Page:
Preface to article: Remember George Orwell’s chilling novel, 1984? Remember how when you read it, you thought, this could never happen in America! Big Brother could never exist here! After all, our very national anthem, The Star Spangled Banner says we’re the land of the free. Well, doesn’t it? After all, we’ve got a constitution with a bill of rights that protects us from “Big Brother” and unfair and unnecessary persecution. Well, don’t we? If you really believe so, then read on and find out how: Big Brother Strikes in Ohio by Gregg Bassett
In May of 1996, Rev, Mary Jane Clifton, the 56 year old pastor of the World Harvest Church in Columbus, Ohio, found a sick baby squirrel on the sidewalk of Main Street in Circleville, Ohio where she lives. Since the squirrel was in bad shape and its mother was nowhere in sight, Mary Jane took the squirrel in and nursed it back to health.
Having raised “wild animals” in the past, she knew she need a permit in New York, where she came from. So, when she found the squirrel, she called the Wildlife Division of the Ohio Dept. of Natural Resources and asked if there was anything she needed to do to help the sick squirrel. She was told at that time that she did not need a permit to help a sick squirrel.
Since then, the squirrel, which Mary Jane has named Angele Daniel Nicole, has become very domesticated and enjoys the good life living with Mary Jane and her husband, Mike. Angel has the run of the house, usually sleeps in a linen closet all tucked neatly away in a pink blanket (though, if she’s worried about something, she sometimes sleeps in bed with the Cliftons), gets fed very well and, when taken outside, stays very close to Mary Jane, never venturing more than about a car’s length away from her and then rushing back to her. Angele, in fact, not only has a wonderful life with the Cliftons; she could never survive on her own in the wild if set free. She has become too domesticated.
Angele even allows Mary Jane to dress her in homemade costumes, especially to keep her warm when they go outside.
Angele has also become a mascot for orphaned and disabled children in a children’s hospital in Romania that Mary Jane’s church helps to support. These children are living und terrible circumstances. Many die as a result. Mary Jane’s church is raising money not only to help these kids where they are, but hopefully to bring them to the United States for much better medical care.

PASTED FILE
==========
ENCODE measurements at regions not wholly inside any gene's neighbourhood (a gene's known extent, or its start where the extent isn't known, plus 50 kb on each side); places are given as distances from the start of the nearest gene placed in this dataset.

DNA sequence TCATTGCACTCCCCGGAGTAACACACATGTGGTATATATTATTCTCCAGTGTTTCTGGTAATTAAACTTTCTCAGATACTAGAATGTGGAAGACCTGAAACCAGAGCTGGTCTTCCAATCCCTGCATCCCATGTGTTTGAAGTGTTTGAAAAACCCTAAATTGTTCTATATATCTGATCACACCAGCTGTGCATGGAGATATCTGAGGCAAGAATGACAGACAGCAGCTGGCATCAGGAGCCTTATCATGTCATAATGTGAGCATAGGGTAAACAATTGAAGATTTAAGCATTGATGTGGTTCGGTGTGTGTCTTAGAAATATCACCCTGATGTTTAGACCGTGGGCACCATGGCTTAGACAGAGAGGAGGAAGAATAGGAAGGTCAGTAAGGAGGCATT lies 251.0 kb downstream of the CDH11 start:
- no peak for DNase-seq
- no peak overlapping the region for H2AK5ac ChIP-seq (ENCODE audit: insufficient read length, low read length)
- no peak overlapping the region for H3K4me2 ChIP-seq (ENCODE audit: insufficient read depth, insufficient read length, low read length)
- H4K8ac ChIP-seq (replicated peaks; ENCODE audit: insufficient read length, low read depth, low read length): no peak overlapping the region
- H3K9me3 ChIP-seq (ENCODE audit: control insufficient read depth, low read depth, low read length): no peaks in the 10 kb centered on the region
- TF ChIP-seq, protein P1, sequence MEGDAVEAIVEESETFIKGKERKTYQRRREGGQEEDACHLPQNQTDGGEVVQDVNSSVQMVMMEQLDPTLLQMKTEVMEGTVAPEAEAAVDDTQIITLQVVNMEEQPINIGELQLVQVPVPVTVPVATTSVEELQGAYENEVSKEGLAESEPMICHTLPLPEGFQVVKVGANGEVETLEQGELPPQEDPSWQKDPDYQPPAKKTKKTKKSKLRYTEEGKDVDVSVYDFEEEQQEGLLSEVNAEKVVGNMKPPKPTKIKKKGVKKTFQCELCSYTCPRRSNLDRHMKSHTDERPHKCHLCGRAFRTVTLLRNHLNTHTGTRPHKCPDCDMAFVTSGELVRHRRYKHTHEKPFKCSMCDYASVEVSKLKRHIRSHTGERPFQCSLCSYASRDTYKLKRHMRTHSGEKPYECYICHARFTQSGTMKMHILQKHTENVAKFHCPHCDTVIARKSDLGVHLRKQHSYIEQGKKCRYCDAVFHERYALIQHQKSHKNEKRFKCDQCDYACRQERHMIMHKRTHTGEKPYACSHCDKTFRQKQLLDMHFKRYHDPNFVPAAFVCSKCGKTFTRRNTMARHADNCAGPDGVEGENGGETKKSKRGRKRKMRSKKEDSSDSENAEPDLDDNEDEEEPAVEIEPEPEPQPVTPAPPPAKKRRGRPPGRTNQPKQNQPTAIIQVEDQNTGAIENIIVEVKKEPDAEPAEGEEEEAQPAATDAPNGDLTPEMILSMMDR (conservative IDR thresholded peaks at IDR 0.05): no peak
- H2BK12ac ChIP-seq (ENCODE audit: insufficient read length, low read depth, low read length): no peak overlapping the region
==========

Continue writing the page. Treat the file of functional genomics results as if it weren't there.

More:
Each of these children has a photograph of Angele that he/she can admire with the hope of someday coming to America and meeting Angele in person. On Oct. 17, 1997, Mary Jane dressed Angele up in one of her costumes and entered her in the pet parade at the Circleville Pumpkin Show. Angele won a prize for the “most unusual pet,” and her reward was being donated to the Romanian children.
In Steps “Big Brother”
Shortly after Mary Jane’s picture appeared in the local newspaper with Angele for winning the “Most Unusual Pet” award, she was approached at home by two officers from the Wildlife Division of the Ohio Dept. of Natural Resources. They told her that, since she didn’t have a permit to house and domesticate a wild animal, she would have to turn Angele over to them to be released into the wild.
Mary Jane was horrified! She knew that Angele could not be undomesticated; that she didn’t even know what the wild was and would never survive out on her own. These offices were trying to tear her away from the only world she’d ever known. Mary Jane asked if she could apply for a permit to keep Angele. She was told no because she already had the animal. She asked if she could at least release Angele in her own backyard. One of the offices said that he couldn’t allow that. He said he had to take her and release her elsewhere.
Mary Jan refused to turn Angele over to them. So she has been charged with a misdemeanor that carries a penalty possibly as high as a $500 fine and 60 days in jail. This is how the state of Ohio rewards a woman of the cloth for deeply caring about animals and children in need.
Mary Jane was subpoenaed to court. She was heard by Judge John Adkins, who awarded her a jury trial by her request.